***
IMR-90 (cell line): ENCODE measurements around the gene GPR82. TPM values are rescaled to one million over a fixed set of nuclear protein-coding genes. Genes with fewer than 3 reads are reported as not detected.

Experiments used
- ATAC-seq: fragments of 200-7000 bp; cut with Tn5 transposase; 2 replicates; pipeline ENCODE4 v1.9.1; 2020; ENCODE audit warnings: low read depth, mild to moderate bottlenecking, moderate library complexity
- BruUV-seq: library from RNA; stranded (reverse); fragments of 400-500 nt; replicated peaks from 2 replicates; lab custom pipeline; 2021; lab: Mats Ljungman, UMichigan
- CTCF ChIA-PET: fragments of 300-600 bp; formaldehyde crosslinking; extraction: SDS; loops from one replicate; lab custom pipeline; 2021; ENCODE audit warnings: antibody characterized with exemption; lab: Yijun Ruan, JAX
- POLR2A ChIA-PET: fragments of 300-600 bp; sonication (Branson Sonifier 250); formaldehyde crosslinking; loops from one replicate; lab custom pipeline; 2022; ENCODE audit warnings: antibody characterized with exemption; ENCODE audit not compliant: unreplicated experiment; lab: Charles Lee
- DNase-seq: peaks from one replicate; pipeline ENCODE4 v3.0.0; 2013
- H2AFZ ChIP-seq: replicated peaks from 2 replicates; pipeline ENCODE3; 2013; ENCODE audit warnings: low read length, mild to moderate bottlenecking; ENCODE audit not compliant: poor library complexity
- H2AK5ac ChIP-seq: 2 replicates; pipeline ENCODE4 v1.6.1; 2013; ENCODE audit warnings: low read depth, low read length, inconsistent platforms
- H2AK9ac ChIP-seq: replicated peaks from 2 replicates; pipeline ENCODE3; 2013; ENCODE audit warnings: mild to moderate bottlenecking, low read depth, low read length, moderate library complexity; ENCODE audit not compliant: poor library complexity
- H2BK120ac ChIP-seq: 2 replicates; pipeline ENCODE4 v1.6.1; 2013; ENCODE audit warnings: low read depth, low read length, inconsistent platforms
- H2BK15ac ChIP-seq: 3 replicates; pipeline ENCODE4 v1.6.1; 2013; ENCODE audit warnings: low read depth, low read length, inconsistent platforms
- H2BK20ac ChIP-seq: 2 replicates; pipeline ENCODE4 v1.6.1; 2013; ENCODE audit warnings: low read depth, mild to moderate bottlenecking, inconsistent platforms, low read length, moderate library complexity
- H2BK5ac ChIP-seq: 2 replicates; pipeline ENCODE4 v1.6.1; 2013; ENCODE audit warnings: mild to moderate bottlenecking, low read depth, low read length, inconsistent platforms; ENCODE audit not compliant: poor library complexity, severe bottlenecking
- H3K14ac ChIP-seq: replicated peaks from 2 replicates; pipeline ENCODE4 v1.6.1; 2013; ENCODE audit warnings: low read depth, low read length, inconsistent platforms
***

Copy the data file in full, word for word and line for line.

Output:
IMR-90 (cell line): ENCODE measurements around the gene GPR82. TPM values are rescaled to one million over a fixed set of nuclear protein-coding genes. Genes with fewer than 3 reads are reported as not detected.

Experiments used
- ATAC-seq: fragments of 200-7000 bp; cut with Tn5 transposase; 2 replicates; pipeline ENCODE4 v1.9.1; 2020; ENCODE audit warnings: low read depth, mild to moderate bottlenecking, moderate library complexity
- BruUV-seq: library from RNA; stranded (reverse); fragments of 400-500 nt; replicated peaks from 2 replicates; lab custom pipeline; 2021; lab: Mats Ljungman, UMichigan
- CTCF ChIA-PET: fragments of 300-600 bp; formaldehyde crosslinking; extraction: SDS; loops from one replicate; lab custom pipeline; 2021; ENCODE audit warnings: antibody characterized with exemption; lab: Yijun Ruan, JAX
- POLR2A ChIA-PET: fragments of 300-600 bp; sonication (Branson Sonifier 250); formaldehyde crosslinking; loops from one replicate; lab custom pipeline; 2022; ENCODE audit warnings: antibody characterized with exemption; ENCODE audit not compliant: unreplicated experiment; lab: Charles Lee
- DNase-seq: peaks from one replicate; pipeline ENCODE4 v3.0.0; 2013
- H2AFZ ChIP-seq: replicated peaks from 2 replicates; pipeline ENCODE3; 2013; ENCODE audit warnings: low read length, mild to moderate bottlenecking; ENCODE audit not compliant: poor library complexity
- H2AK5ac ChIP-seq: 2 replicates; pipeline ENCODE4 v1.6.1; 2013; ENCODE audit warnings: low read depth, low read length, inconsistent platforms
- H2AK9ac ChIP-seq: replicated peaks from 2 replicates; pipeline ENCODE3; 2013; ENCODE audit warnings: mild to moderate bottlenecking, low read depth, low read length, moderate library complexity; ENCODE audit not compliant: poor library complexity
- H2BK120ac ChIP-seq: 2 replicates; pipeline ENCODE4 v1.6.1; 2013; ENCODE audit warnings: low read depth, low read length, inconsistent platforms
- H2BK15ac ChIP-seq: 3 replicates; pipeline ENCODE4 v1.6.1; 2013; ENCODE audit warnings: low read depth, low read length, inconsistent platforms
- H2BK20ac ChIP-seq: 2 replicates; pipeline ENCODE4 v1.6.1; 2013; ENCODE audit warnings: low read depth, mild to moderate bottlenecking, inconsistent platforms, low read length, moderate library complexity
- H2BK5ac ChIP-seq: 2 replicates; pipeline ENCODE4 v1.6.1; 2013; ENCODE audit warnings: mild to moderate bottlenecking, low read depth, low read length, inconsistent platforms; ENCODE audit not compliant: poor library complexity, severe bottlenecking
- H3K14ac ChIP-seq: replicated peaks from 2 replicates; pipeline ENCODE4 v1.6.1; 2013; ENCODE audit warnings: low read depth, low read length, inconsistent platforms